However, the EQAO said that the fundamental math skills of children in Grades 3 and 6 were stronger this year than their ability to apply those skills to a problem or think critically to find an answer.

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Mr. Lecce said it was premature to comment on the content of a rewrite already under way.

“What I’ve overwhelmingly heard from parents … was that math scores, in the context of EQAO, the retention of knowledge and the application of that knowledge in the context of young people’s lives … was not meeting basic standards, including the provincial standard,” Mr. Lecce said.

The government has also directed EQAO to develop and evaluate a math proficiency test for teacher candidates that they would be required to pass before receiving their teaching licence, according a government memo obtained by The Globe and Mail earlier this week. At least 70 per cent of the test, expected to be in place for the coming academic year, will assess student teachers on content, including fractions, percentages and other arithmetic. The rest of the assessment will test them on how to teach the subject in the classroom.

NDP education critic Marit Stiles said that if the government wants to see elementary school students perform better in math, it needs to stop cutting the education budget.

“The NDP would like to see an end to outdated, old-fashioned and ineffective standardized testing, so that education dollars can all go into the education of Ontario’s children," she said in a statement.

Sam Hammond, president of the Elementary Teachers’ Federation of Ontario, echoed the sentiment. He said the EQAO test is not a reliable measure of how students are performing, because it only provides a snapshot.

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But Mr. Hammond added that the fact that children are doing well with fundamentals, according to EQAO’s own research, means that “introducing a new curriculum that focuses on fundamentals is not what students need."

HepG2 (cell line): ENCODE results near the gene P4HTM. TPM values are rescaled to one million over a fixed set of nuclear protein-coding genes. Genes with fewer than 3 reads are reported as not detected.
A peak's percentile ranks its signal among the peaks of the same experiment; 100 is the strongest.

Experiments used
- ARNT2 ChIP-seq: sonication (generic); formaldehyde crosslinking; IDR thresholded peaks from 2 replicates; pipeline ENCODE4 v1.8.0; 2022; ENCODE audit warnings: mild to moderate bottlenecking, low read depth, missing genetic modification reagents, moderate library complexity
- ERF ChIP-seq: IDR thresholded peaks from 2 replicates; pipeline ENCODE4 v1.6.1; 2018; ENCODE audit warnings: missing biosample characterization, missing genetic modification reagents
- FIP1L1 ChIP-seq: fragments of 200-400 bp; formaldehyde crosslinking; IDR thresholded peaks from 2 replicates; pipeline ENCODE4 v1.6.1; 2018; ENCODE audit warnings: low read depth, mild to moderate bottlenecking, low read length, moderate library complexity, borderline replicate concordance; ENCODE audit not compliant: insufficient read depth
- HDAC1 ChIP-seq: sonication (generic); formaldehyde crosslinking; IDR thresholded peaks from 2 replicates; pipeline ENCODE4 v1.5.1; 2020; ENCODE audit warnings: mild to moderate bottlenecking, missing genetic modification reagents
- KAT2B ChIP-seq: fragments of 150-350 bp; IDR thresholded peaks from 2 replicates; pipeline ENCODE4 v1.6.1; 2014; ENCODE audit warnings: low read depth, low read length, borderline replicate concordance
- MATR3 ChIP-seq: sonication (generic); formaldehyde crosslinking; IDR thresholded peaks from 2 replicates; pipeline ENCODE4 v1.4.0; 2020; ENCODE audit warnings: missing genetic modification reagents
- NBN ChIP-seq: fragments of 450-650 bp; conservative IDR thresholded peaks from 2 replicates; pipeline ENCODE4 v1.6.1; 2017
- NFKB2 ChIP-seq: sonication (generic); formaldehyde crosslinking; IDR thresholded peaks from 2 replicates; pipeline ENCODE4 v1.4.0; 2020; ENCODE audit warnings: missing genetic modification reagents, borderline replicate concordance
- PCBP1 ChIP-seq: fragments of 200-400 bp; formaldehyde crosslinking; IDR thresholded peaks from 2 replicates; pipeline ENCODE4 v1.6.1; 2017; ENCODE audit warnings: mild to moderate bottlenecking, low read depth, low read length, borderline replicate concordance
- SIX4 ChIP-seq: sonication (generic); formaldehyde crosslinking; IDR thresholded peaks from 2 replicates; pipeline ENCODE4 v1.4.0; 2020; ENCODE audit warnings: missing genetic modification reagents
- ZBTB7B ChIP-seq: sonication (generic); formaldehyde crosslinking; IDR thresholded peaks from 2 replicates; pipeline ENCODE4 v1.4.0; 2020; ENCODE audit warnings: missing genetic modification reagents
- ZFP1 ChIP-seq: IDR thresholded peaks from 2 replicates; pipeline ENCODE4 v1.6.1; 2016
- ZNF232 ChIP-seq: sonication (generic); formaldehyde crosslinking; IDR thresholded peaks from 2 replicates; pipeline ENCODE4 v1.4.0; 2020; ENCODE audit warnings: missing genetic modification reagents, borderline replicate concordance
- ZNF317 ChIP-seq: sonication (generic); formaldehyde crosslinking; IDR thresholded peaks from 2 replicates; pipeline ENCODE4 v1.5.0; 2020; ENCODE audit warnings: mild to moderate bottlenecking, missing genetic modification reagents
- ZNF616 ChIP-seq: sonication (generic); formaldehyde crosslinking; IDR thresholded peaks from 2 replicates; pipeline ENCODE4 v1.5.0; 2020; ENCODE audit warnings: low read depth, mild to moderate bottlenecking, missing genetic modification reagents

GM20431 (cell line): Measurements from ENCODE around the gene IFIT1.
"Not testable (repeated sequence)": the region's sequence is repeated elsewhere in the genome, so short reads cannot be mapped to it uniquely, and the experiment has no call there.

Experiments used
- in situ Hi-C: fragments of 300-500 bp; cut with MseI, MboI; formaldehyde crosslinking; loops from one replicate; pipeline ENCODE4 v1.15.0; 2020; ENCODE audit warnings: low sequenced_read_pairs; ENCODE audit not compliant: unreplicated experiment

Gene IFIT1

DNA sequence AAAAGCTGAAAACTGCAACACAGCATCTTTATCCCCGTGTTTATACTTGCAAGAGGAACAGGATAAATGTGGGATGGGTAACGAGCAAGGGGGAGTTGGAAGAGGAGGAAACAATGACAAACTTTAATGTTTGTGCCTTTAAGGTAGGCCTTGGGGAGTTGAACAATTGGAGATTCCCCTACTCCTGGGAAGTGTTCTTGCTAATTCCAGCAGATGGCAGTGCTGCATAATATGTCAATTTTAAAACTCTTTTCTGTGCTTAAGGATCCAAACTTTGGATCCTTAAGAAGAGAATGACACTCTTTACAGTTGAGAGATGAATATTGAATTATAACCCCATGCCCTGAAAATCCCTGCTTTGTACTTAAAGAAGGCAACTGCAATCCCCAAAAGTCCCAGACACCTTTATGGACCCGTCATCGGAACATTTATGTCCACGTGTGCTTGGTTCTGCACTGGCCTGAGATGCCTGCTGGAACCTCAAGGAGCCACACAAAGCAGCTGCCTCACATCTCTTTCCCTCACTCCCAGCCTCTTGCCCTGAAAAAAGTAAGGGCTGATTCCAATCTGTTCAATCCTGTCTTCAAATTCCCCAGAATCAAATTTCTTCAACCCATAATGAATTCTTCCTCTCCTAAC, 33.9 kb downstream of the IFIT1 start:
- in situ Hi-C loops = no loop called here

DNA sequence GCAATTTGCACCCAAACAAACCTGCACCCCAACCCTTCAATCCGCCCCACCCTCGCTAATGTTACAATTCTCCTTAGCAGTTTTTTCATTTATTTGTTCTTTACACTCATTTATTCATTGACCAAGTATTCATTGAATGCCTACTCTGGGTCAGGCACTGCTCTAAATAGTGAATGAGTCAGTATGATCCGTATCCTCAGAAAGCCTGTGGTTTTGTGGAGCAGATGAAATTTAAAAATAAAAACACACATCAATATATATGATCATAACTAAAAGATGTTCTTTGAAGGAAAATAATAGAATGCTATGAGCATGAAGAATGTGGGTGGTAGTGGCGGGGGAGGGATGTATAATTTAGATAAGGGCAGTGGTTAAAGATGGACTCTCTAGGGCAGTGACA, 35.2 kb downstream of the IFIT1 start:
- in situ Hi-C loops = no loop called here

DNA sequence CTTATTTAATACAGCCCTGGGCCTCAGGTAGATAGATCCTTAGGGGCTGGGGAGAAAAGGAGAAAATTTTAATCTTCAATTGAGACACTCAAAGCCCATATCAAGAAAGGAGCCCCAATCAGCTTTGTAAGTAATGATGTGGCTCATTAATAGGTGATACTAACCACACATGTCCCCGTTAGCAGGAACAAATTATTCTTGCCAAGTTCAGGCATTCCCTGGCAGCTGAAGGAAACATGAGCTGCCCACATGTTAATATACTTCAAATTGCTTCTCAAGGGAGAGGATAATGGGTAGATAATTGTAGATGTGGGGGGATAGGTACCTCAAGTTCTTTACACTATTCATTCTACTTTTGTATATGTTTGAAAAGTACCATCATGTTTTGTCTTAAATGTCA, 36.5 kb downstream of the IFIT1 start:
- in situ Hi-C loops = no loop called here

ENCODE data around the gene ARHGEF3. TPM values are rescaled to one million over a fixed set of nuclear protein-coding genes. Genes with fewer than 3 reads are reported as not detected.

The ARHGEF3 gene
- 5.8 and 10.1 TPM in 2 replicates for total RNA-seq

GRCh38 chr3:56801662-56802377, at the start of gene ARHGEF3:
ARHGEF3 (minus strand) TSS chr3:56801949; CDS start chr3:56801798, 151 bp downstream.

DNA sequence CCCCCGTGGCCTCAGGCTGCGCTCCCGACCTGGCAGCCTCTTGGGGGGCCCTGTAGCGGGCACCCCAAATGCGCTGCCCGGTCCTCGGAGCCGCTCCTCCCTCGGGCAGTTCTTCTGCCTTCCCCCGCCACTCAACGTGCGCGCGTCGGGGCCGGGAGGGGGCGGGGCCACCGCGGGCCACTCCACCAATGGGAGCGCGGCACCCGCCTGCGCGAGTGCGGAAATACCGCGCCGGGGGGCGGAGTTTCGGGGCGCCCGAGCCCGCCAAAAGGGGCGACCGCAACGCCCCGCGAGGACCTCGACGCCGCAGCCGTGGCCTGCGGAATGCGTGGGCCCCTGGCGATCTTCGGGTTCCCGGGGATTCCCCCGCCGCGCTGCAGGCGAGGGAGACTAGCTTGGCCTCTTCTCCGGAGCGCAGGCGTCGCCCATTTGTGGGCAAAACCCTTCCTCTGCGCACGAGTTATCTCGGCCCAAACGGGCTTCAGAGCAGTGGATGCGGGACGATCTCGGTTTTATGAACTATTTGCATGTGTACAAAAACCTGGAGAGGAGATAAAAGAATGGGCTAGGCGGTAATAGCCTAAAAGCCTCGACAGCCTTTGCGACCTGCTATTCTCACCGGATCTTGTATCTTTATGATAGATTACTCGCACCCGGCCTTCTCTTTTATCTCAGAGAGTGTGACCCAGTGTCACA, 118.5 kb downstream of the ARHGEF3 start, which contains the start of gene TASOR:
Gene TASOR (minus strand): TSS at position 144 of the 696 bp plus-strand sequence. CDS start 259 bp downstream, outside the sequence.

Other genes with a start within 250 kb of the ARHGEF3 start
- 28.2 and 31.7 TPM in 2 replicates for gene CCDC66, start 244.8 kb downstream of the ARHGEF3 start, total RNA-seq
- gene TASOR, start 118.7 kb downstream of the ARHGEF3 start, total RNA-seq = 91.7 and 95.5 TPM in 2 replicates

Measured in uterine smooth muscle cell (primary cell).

"The math curriculum should be reorganized so that educators can see how math concepts connect between grades,” he said in an e-mail statement, adding that it is “critical” that the government consult educators and experts on the new curriculum.

The EQAO scores also showed that literacy results were fairly consistent among elementary school students over the past several years. There was, however, a decline in the number of Grade 3 students who met the provincial standard in writing, down to 69 per cent in the 2018-19 academic year from 74 per cent in 2015-16.

literacy assessment

Percentage of Grade 3 and Grade 6 students at

or above the provincial standard (B grade)

Grade 3

Grade 6

Reading

82%

81%

81%

81%

75%

74%

74%

72%

2015–

2016–

2017–

2018–

2016*

2017

2018

2019

Writing

82%

80%

80%

79%

74%

73%

72%

69%

2015–

2016–

2017–

2018–

2016*

2017

2018

2019

*In 2016, elementary schools in the Toronto Catholic

District School Board did not participate in the

assessments, due to labour issues.

john sopinski/the globe and mail

source: education quality and

accountability office

literacy assessment

Percentage of Grade 3 and Grade 6 students at or above

the provincial standard (B grade)

Grade 3

Grade 6

Reading

82%

81%

81%

81%

75%

74%

74%

72%

2015–

2016–

2017–

2018–

2016*

2017

2018

2019

Writing

82%

80%

80%

79%

74%

73%

72%

69%

2015–

2016–

2017–

2018–

2016*

2017

2018

2019

*In 2016, elementary schools in the Toronto Catholic District

School Board did not participate in the assessments,

due to labour issues.

john sopinski/the globe and mail, source: education

quality and accountability office

literacy assessment

Percentage of Grade 3 and Grade 6 students at or above the provincial standard (B grade)

Grade 3

Grade 6

Reading

82%

81%

81%

81%

75%

74%

74%

72%

2015–

2016–

2017–

2018–

2016*

2017

2018

2019

Writing

82%

80%

80%

79%

74%

73%

72%

69%

2015–

2016–

2017–

2018–

2016*

2017

2018

2019

*In 2016, elementary schools in the Toronto Catholic District School Board did not

participate in the assessments, due to labour issues.

john sopinski/the globe and mail, source: education quality

and accountability office